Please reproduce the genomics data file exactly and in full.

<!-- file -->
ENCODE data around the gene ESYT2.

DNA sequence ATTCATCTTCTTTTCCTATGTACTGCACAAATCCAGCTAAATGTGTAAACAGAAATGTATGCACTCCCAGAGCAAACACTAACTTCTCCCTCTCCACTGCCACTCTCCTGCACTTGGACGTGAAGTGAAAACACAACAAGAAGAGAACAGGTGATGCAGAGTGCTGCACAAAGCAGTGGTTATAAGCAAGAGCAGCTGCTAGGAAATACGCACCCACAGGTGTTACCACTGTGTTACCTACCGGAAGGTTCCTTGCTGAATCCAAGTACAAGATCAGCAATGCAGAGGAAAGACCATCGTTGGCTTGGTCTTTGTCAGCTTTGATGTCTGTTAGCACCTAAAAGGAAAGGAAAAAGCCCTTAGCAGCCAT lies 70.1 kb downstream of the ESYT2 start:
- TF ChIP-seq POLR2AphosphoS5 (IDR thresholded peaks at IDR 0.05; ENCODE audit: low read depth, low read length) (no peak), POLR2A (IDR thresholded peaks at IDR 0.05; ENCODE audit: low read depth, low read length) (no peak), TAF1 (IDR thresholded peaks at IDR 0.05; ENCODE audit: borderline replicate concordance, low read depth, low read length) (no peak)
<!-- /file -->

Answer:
ENCODE data around the gene ESYT2.

DNA sequence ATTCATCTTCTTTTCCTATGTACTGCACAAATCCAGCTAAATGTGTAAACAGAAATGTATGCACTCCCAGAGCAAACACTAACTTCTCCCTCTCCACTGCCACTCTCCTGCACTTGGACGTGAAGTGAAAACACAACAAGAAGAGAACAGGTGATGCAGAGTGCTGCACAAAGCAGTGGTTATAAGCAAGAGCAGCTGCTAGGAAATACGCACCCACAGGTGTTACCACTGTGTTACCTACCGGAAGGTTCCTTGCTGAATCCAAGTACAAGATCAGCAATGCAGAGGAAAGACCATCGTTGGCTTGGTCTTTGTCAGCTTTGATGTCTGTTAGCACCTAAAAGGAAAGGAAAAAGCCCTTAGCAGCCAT lies 70.1 kb downstream of the ESYT2 start:
- TF ChIP-seq POLR2AphosphoS5 (IDR thresholded peaks at IDR 0.05; ENCODE audit: low read depth, low read length) (no peak), POLR2A (IDR thresholded peaks at IDR 0.05; ENCODE audit: low read depth, low read length) (no peak), TAF1 (IDR thresholded peaks at IDR 0.05; ENCODE audit: borderline replicate concordance, low read depth, low read length) (no peak)